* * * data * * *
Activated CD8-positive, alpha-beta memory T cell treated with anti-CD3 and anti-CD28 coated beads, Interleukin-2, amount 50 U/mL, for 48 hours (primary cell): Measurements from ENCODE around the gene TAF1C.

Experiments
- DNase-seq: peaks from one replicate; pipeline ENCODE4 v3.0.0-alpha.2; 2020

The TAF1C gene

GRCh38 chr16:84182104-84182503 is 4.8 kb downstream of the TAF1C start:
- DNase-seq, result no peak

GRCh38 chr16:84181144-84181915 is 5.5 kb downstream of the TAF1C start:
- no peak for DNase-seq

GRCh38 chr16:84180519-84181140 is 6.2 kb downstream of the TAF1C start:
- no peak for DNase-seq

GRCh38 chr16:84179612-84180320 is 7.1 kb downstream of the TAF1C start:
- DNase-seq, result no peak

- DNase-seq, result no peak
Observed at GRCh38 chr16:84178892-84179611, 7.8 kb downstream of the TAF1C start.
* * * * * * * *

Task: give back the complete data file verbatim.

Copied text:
Activated CD8-positive, alpha-beta memory T cell treated with anti-CD3 and anti-CD28 coated beads, Interleukin-2, amount 50 U/mL, for 48 hours (primary cell): Measurements from ENCODE around the gene TAF1C.

Experiments
- DNase-seq: peaks from one replicate; pipeline ENCODE4 v3.0.0-alpha.2; 2020

The TAF1C gene

GRCh38 chr16:84182104-84182503 is 4.8 kb downstream of the TAF1C start:
- DNase-seq, result no peak

GRCh38 chr16:84181144-84181915 is 5.5 kb downstream of the TAF1C start:
- no peak for DNase-seq

GRCh38 chr16:84180519-84181140 is 6.2 kb downstream of the TAF1C start:
- no peak for DNase-seq

GRCh38 chr16:84179612-84180320 is 7.1 kb downstream of the TAF1C start:
- DNase-seq, result no peak

- DNase-seq, result no peak
Observed at GRCh38 chr16:84178892-84179611, 7.8 kb downstream of the TAF1C start.